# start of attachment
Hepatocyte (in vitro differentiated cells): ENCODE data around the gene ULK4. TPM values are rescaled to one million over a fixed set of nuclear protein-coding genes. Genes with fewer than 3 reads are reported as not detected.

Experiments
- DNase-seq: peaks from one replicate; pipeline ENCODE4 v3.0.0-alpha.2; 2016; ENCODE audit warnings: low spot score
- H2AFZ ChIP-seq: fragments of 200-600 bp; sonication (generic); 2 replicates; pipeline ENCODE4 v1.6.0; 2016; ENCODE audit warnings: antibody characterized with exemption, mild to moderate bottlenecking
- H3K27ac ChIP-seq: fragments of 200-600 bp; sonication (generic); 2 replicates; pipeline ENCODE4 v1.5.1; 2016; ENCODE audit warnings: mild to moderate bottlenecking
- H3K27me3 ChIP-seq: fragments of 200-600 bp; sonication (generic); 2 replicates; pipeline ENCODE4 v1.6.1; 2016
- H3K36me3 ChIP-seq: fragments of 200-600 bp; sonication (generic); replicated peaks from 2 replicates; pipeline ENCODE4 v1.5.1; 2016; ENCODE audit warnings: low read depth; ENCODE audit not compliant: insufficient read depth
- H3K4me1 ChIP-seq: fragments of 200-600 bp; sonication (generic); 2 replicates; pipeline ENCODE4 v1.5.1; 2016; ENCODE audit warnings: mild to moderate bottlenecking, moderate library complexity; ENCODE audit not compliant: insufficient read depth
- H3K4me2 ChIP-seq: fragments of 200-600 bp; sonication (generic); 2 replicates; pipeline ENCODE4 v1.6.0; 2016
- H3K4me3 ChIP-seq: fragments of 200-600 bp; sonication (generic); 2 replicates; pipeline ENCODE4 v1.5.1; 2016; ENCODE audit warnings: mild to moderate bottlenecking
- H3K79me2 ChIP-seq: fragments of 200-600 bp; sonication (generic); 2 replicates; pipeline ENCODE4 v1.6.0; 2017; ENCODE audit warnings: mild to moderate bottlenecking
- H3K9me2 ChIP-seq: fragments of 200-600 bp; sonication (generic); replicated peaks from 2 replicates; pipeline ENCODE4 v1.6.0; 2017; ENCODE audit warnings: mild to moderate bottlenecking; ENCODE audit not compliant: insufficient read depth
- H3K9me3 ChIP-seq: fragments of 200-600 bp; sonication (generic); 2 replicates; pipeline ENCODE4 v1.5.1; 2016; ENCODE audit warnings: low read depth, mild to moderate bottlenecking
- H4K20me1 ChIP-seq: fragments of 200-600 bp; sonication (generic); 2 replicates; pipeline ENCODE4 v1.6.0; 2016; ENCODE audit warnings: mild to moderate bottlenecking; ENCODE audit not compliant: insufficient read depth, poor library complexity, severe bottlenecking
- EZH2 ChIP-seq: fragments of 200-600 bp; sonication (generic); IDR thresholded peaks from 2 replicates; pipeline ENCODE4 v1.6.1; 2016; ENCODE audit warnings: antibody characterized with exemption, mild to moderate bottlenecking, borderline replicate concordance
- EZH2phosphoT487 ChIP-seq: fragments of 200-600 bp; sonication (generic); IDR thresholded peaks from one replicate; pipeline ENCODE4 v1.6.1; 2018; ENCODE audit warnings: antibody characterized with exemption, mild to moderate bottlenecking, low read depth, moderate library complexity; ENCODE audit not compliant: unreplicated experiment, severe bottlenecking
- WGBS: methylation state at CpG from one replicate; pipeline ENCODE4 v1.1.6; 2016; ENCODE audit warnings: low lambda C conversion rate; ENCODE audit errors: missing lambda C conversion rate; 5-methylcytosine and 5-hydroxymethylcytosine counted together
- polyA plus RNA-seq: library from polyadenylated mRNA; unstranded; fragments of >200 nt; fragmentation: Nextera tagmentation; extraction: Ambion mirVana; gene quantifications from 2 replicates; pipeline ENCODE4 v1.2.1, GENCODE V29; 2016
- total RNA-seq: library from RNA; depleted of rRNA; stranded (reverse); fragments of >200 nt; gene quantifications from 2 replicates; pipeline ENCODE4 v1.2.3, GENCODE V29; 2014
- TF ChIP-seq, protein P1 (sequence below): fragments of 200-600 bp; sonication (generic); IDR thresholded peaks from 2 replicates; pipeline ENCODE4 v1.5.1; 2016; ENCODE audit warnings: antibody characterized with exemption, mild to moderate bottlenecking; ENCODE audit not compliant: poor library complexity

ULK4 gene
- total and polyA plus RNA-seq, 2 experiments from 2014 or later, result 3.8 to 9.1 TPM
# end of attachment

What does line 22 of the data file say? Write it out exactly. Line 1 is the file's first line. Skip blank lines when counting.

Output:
- total and polyA plus RNA-seq, 2 experiments from 2014 or later, result 3.8 to 9.1 TPM